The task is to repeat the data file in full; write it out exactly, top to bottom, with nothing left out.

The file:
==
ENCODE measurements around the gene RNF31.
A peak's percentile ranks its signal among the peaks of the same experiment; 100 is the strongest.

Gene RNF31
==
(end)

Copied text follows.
ENCODE measurements around the gene RNF31.
A peak's percentile ranks its signal among the peaks of the same experiment; 100 is the strongest.

Gene RNF31